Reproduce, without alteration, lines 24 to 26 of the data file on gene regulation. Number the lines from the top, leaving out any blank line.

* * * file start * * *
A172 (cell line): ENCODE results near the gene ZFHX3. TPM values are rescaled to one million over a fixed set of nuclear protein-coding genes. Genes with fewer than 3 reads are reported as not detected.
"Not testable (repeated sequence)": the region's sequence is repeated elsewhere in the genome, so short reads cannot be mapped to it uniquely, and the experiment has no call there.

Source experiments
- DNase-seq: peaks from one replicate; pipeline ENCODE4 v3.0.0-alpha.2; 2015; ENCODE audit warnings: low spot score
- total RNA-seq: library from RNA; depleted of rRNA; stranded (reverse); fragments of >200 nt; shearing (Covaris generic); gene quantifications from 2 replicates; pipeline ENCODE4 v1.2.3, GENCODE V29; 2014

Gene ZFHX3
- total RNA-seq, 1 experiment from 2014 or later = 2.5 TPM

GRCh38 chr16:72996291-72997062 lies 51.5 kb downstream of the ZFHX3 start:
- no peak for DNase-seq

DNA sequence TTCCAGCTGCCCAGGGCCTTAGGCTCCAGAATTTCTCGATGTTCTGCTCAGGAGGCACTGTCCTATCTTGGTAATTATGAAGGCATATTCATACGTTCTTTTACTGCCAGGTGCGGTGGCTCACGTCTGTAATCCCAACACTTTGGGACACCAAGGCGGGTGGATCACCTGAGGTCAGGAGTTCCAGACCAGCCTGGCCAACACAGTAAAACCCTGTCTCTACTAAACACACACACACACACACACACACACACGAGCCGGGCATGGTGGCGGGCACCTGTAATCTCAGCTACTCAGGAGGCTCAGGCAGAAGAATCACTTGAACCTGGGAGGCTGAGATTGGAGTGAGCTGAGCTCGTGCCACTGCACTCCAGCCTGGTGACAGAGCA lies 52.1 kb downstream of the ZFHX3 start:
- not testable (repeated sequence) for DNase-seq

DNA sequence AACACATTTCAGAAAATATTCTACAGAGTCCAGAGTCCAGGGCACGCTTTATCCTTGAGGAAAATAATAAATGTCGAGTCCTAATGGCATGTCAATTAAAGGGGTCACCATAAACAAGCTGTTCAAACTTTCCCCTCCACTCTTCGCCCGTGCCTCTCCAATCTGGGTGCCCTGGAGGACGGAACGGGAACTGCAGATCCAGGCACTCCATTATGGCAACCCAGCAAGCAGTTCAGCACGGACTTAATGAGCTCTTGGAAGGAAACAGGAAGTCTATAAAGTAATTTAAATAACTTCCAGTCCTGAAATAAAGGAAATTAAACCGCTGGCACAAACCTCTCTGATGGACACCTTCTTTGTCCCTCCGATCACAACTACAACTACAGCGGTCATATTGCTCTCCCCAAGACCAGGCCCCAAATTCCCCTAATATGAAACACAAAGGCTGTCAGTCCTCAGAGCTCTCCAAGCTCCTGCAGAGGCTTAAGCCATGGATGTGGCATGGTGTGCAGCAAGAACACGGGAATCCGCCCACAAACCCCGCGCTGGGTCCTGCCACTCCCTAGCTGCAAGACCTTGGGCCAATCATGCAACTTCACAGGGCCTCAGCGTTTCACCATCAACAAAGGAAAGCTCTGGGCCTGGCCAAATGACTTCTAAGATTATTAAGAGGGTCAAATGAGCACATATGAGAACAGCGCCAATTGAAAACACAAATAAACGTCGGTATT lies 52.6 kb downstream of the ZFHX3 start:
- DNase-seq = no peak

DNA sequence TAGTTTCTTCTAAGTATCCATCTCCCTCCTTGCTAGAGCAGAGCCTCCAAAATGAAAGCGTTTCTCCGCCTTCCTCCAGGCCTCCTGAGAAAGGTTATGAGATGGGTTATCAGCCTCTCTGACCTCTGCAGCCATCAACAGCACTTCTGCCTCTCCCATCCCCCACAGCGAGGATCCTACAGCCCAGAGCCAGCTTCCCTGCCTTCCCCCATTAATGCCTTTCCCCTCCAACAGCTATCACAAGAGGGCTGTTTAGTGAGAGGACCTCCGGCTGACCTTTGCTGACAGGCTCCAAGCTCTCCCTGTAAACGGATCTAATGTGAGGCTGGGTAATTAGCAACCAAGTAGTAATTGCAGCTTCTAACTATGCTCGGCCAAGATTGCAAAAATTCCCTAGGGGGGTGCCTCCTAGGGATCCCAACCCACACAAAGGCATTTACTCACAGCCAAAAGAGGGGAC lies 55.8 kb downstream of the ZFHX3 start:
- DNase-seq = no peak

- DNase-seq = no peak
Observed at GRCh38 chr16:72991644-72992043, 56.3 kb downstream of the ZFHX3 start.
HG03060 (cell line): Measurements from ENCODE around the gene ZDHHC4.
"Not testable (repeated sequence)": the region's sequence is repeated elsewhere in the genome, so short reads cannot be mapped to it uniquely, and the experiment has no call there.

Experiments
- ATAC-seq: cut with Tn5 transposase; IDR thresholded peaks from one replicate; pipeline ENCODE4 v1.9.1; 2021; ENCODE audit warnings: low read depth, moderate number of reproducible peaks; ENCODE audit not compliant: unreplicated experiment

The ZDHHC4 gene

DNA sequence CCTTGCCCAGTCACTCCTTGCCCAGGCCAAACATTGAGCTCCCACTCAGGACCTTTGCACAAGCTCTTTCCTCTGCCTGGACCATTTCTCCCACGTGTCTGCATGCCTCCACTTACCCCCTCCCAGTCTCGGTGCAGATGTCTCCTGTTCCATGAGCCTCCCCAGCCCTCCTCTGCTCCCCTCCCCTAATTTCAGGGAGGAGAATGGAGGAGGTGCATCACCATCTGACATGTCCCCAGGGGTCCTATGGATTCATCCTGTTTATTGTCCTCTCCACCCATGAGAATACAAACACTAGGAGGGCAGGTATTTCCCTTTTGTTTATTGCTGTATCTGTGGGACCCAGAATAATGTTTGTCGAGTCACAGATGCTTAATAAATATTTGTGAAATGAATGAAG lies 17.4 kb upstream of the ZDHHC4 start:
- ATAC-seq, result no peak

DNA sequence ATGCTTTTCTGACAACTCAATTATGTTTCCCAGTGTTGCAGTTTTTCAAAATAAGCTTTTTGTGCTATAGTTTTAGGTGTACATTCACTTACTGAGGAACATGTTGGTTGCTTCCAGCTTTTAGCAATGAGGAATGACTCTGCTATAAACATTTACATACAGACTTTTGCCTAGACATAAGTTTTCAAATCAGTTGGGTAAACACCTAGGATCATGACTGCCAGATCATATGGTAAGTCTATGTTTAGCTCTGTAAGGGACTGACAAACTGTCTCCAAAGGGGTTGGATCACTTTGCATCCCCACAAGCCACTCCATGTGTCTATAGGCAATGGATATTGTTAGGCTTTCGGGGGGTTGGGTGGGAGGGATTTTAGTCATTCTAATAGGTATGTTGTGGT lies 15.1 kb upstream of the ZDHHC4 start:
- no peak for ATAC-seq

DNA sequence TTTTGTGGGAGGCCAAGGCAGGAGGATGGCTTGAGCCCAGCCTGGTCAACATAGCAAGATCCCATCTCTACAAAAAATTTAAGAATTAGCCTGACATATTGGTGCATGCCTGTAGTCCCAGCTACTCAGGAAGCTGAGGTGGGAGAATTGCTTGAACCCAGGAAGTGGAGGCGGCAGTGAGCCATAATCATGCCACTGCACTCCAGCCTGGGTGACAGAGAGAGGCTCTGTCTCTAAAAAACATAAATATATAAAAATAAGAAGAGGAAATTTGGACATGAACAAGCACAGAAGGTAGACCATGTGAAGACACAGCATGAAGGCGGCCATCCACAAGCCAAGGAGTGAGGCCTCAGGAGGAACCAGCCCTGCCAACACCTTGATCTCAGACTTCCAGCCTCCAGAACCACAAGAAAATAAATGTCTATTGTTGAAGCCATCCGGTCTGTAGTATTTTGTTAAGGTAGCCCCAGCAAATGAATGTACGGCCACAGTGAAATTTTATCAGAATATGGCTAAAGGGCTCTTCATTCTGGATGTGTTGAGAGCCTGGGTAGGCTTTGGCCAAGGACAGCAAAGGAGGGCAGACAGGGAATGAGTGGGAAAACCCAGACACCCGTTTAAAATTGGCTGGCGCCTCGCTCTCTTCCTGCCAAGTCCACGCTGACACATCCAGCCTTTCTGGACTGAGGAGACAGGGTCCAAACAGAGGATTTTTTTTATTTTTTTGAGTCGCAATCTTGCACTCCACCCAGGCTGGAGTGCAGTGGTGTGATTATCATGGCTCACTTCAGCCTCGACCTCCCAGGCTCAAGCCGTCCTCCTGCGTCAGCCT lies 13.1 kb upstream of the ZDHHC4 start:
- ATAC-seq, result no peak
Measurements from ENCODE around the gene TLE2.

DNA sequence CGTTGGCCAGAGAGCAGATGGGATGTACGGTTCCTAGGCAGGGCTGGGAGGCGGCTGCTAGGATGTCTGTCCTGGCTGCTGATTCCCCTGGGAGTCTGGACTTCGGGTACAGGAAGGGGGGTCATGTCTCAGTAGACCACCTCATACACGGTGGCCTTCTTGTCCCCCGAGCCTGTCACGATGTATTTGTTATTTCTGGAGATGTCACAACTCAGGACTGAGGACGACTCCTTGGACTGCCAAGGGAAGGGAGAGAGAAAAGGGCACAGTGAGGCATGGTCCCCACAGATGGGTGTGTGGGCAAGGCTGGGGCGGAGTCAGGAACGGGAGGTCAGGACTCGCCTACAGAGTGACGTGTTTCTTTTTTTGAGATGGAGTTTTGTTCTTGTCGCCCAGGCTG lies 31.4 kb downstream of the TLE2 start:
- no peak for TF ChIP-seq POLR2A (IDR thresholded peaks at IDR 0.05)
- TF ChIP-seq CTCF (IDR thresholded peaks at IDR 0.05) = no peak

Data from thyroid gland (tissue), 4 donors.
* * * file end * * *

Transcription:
- ATAC-seq, result no peak

DNA sequence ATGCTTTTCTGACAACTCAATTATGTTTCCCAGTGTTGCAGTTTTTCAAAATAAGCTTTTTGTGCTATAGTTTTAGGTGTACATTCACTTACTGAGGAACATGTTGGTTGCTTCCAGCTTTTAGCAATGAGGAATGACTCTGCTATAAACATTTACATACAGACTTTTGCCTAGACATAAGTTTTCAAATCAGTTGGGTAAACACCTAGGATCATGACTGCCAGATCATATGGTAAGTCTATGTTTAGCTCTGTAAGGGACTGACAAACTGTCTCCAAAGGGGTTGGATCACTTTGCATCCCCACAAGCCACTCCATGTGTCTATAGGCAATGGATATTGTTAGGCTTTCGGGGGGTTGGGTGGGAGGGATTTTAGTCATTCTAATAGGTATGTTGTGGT lies 15.1 kb upstream of the ZDHHC4 start:
- no peak for ATAC-seq